|Publication number||US4260125 A|
|Application number||US 06/050,503|
|Publication date||Apr 7, 1981|
|Filing date||Jun 20, 1979|
|Priority date||Jun 20, 1979|
|Publication number||050503, 06050503, US 4260125 A, US 4260125A, US-A-4260125, US4260125 A, US4260125A|
|Original Assignee||Fred Levine|
|Export Citation||BiBTeX, EndNote, RefMan|
|Patent Citations (10), Referenced by (18), Classifications (8)|
|External Links: USPTO, USPTO Assignment, Espacenet|
This is a division of application Ser. No. 868,267, filed Jan. 5, 1978, now U.S. Pat. No. 4,174,821, which was a continuation-in-part of my application Ser. No. 692,271, filed June 3, 1976, now U.S. Pat. No. 4,076,196.
1. Field of the Invention
This invention relates generally to the mounting of electric motors, and the like, and particularly to the mounting of replacement fan motors for refrigerators, coolers, and the like, with an electric motor having mounting holes disposed on different centers than the mounting holes of the motor being replaced.
2. Description of the Prior Art
The maintenance of commercial refrigerators, coolers, and the like, frequently requires replacement of the fan motors employed in conjunction with the evaporator of such units, and in similar applications. In this regard, a problem has developed inasmuch as although the replacement motors are generally of a single type having a commonly employed standard distance between the centers of the mounting holes of the motor, the mechanics frequently encounter units having fan motors provided with mounting holes spaced on a different standard. Thus, the usual replacement motor cannot be installed in such units without some sort of adaptation being made or new mounting holes being drilled.
The brackets disclosed in my copending application Ser. No. 692,271, filed June 3, 1976, were developed specifically for the repair and replacement field, where each component can be made to fit the requirements of a particular motor available on the market, so that any given motor can be used in any unit encountered by maintenance people out in the field. Such mounting brackets are particularly necessary when, as often happens, the original motor or other item used in the unit is not available to the personnel making repairs to the unit.
It is an object of the present invention to provide a kit of mounting brackets which will supplement those disclosed in my copending application Ser. No. 692,271, and which will permit for greater versatility and convenience in the adaption of various motors, including motors having housings of round, oval and other similarly shaped cross sections, in a variety of sizes to different units encountered for repair and/or replacement.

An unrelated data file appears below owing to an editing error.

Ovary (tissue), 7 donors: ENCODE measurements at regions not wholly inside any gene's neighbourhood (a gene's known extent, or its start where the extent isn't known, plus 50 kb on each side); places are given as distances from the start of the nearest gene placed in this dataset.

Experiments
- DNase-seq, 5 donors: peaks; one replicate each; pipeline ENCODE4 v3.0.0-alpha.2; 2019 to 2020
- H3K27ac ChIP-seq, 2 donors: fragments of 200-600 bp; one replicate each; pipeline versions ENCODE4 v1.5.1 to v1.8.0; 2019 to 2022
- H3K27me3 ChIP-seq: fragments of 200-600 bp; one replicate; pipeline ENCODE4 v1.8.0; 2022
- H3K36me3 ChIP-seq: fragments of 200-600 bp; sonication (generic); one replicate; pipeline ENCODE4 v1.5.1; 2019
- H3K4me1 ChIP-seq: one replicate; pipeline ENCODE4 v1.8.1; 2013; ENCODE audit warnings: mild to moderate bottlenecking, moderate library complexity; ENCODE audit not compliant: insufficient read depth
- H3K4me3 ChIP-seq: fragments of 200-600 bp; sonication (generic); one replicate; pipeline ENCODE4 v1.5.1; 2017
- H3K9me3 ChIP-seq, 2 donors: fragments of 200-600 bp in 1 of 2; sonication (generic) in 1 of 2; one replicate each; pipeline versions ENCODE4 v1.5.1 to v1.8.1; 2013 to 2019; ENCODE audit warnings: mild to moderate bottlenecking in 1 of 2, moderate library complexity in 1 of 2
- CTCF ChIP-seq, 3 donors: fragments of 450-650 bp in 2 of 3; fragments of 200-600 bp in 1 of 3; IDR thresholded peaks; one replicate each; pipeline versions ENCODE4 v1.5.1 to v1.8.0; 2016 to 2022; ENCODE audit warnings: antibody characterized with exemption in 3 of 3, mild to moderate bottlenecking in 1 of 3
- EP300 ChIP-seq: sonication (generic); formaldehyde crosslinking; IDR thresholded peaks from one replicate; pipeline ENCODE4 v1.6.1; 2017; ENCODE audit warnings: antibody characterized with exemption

It is another object of the present invention to provide mounting brackets which can be employed either inside of or outside of motors having cylindrical housings, and the like.
Yet another object of the present invention is to provide mounting brackets which can be easily slid in under bolt heads and nuts without the necessity of removing the bolts and nuts from the associated unit.
These and other objects are achieved according to the present invention by providing motor mounting brackets each built around a substantially planar member provided with a pair of slots, each of which slots is arranged for attachment to one of a motor and a motor support member of the unit on which the motor is to be mounted.
According to a preferred embodiment of a bracket according to the present invention, the planar member extends longitudinally so as to define longitudinally spaced ends, and the slots provided in the member are provided in the ends of the member, one to each end, with the slots extending longitudinally toward one another of either substantially equal or completely unequal lengths. The planar member can also be provided, in a modification of the first embodiment of a bracket according to the invention, with a further slot arranged extending transversely of and between the pair of slots which extend from the ends of the planar member, with the further slot extending from one of the peripheral sides of the planar member such that any of the three slots can be slid under the head of a bolt or nut with which the bracket is to be associated. Further, this basic embodiment of the invention contemplates the use of legs extending along the extent of at least one of the slots extending from a longitudinally spaced end of the planar member so as to form a space for receiving the head of a bolt, and the like.
According to a second preferred embodiment of a bracket according to the present invention, the planar member is substantially T-shaped in the plane of the member so as to form a head portion and a leg portion of the member, with one of the slots provided in the planar member being disposed in the leg portion and the other of such slots disposed in the head portion. By this arrangement, the slots are arranged with longitudinal extents thereof extending perpendicularly with respect to one another. The slots can also be at least three in number and open at respective ends of the leg portion and head portion, with two of the slots being disposed in the head portion and extending along a common axis. Further, the head portion of the T-shaped member can be semi-circular in the plane of the member, with a pair of arcuate slots being provided in the head portion of the member, with a hole being arranged between the arcuate slots at the junction of the head portion with the leg portion of the planar member. By the latter arrangement, the mounting of motors having generally cylindrical housings is greatly facilitated, inasmuch as the T-shaped brackets having substantially semi-circular head portions can be arranged either inside of or outside of the circular circumference of the housing as the situation demands.